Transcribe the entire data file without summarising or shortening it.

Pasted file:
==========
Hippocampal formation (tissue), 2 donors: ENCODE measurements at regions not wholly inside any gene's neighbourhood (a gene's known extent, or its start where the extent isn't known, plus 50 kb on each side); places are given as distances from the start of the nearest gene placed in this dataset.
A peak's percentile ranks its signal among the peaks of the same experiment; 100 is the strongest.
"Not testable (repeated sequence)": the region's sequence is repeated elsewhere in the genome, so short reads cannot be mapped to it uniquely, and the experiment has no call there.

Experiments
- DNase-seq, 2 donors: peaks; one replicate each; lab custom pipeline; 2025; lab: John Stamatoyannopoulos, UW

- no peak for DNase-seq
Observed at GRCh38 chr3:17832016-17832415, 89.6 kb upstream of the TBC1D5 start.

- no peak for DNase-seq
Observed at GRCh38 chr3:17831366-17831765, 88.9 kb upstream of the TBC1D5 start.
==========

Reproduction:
Hippocampal formation (tissue), 2 donors: ENCODE measurements at regions not wholly inside any gene's neighbourhood (a gene's known extent, or its start where the extent isn't known, plus 50 kb on each side); places are given as distances from the start of the nearest gene placed in this dataset.
A peak's percentile ranks its signal among the peaks of the same experiment; 100 is the strongest.
"Not testable (repeated sequence)": the region's sequence is repeated elsewhere in the genome, so short reads cannot be mapped to it uniquely, and the experiment has no call there.

Experiments
- DNase-seq, 2 donors: peaks; one replicate each; lab custom pipeline; 2025; lab: John Stamatoyannopoulos, UW

- no peak for DNase-seq
Observed at GRCh38 chr3:17832016-17832415, 89.6 kb upstream of the TBC1D5 start.

- no peak for DNase-seq
Observed at GRCh38 chr3:17831366-17831765, 88.9 kb upstream of the TBC1D5 start.